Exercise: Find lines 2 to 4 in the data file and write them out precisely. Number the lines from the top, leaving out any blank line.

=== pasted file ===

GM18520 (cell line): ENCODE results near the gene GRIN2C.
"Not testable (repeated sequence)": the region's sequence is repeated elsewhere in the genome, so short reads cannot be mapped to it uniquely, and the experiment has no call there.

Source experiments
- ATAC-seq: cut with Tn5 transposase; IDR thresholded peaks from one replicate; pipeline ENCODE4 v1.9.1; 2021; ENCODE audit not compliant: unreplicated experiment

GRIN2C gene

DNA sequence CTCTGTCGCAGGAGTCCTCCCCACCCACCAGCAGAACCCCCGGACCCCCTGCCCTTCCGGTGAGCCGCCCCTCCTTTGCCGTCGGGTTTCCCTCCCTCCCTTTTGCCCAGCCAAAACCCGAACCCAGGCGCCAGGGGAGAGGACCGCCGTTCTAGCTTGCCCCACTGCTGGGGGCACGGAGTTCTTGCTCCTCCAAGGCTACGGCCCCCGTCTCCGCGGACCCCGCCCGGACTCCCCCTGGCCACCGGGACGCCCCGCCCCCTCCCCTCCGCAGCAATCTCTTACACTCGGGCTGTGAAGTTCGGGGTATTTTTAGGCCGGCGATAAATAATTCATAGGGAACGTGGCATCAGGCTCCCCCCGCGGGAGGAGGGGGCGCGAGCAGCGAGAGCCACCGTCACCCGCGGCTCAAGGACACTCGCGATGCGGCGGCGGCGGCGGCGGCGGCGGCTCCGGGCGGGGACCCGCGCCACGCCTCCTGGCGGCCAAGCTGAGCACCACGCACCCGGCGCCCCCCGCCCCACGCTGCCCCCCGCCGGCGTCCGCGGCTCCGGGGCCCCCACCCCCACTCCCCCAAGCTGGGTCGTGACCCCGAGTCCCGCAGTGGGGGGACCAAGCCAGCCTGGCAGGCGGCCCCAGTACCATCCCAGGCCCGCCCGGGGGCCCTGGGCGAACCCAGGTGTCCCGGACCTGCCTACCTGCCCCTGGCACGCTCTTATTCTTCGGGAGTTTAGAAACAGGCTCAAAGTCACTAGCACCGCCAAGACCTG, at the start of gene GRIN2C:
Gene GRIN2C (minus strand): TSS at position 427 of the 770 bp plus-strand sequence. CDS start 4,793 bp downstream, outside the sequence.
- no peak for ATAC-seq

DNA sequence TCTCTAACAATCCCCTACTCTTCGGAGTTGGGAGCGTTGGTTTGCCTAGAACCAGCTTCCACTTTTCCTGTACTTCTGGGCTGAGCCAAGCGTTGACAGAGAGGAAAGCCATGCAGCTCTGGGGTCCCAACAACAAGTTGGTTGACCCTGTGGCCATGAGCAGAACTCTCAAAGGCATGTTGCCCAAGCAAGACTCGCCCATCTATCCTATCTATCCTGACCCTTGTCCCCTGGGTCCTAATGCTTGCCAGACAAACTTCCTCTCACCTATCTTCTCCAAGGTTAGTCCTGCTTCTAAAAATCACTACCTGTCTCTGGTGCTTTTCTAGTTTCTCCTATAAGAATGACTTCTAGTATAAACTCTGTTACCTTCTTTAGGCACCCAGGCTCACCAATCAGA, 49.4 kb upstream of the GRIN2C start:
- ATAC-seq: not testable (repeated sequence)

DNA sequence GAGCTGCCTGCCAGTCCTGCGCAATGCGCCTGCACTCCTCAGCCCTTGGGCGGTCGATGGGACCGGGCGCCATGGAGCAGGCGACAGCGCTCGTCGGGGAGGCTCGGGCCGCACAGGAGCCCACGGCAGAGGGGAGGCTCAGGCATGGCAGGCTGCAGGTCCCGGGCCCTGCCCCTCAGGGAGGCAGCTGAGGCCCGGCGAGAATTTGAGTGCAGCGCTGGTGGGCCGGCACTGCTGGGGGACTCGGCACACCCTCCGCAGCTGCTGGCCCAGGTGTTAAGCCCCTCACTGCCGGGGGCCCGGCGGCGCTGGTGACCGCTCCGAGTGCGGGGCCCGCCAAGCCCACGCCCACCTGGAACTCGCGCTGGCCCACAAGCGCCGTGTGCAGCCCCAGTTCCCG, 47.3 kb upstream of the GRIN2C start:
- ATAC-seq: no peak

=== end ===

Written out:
"Not testable (repeated sequence)": the region's sequence is repeated elsewhere in the genome, so short reads cannot be mapped to it uniquely, and the experiment has no call there.

Source experiments
- ATAC-seq: cut with Tn5 transposase; IDR thresholded peaks from one replicate; pipeline ENCODE4 v1.9.1; 2021; ENCODE audit not compliant: unreplicated experiment